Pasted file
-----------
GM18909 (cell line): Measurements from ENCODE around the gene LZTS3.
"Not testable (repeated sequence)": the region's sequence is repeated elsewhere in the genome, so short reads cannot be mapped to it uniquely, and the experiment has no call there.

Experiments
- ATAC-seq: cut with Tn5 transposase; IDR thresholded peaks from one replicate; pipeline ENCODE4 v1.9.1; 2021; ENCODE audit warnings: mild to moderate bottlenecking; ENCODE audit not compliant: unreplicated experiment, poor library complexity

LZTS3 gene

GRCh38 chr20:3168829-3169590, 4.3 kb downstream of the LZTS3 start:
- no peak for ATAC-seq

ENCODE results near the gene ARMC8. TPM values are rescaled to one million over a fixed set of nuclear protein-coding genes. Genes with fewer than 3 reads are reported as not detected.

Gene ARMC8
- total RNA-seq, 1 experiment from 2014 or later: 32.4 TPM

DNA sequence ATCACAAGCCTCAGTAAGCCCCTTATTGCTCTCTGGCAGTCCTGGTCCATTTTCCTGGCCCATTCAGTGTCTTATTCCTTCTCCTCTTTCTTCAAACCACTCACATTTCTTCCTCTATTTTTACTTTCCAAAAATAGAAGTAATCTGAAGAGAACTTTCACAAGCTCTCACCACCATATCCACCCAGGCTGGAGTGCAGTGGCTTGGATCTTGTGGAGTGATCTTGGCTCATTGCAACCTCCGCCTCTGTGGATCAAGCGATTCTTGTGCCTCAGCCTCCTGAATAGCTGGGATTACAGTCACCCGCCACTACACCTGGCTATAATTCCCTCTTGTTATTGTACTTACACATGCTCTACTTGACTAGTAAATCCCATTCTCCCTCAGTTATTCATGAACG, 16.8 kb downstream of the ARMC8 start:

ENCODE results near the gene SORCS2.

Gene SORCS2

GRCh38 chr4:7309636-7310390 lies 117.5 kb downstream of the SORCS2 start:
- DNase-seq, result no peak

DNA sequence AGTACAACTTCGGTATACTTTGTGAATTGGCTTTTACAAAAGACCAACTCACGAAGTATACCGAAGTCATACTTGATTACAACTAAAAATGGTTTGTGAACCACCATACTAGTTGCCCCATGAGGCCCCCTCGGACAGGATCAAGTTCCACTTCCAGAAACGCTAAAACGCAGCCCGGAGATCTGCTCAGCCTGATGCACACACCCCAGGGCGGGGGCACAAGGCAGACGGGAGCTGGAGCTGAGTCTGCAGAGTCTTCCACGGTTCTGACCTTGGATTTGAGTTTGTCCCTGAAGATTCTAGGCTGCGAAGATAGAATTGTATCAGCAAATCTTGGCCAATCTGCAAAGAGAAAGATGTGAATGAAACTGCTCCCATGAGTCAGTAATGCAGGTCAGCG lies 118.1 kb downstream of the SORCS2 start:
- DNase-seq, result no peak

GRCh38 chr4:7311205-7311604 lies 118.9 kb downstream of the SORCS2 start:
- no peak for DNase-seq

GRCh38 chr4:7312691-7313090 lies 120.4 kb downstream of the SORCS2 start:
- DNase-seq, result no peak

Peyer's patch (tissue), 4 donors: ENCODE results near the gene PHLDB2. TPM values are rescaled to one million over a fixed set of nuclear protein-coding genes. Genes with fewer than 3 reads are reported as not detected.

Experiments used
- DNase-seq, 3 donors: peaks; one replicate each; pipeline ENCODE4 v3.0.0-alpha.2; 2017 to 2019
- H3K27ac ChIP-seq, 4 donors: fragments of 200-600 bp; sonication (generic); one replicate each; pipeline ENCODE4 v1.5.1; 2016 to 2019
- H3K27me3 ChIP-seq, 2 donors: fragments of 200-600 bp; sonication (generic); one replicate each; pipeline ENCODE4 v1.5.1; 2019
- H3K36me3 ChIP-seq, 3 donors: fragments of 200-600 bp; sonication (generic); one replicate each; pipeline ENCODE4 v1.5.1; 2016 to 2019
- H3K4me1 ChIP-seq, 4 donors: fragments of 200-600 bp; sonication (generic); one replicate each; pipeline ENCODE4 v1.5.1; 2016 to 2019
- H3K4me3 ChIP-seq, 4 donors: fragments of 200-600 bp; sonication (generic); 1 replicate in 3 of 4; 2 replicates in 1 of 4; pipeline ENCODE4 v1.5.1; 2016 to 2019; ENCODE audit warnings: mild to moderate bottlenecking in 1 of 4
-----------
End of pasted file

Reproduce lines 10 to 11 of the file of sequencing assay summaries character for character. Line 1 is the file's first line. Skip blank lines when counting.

- total RNA-seq, 1 experiment from 2014 or later: 32.4 TPM

DNA sequence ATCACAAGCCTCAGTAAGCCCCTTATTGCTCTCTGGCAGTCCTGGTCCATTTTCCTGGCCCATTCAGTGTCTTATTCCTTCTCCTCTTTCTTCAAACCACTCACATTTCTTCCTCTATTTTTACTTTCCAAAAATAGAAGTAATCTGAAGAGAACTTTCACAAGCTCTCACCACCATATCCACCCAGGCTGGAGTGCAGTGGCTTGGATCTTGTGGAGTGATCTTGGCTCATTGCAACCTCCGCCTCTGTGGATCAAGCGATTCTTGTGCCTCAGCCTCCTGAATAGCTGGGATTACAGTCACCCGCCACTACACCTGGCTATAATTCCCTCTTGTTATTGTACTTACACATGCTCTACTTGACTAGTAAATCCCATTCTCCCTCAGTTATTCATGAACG, 16.8 kb downstream of the ARMC8 start: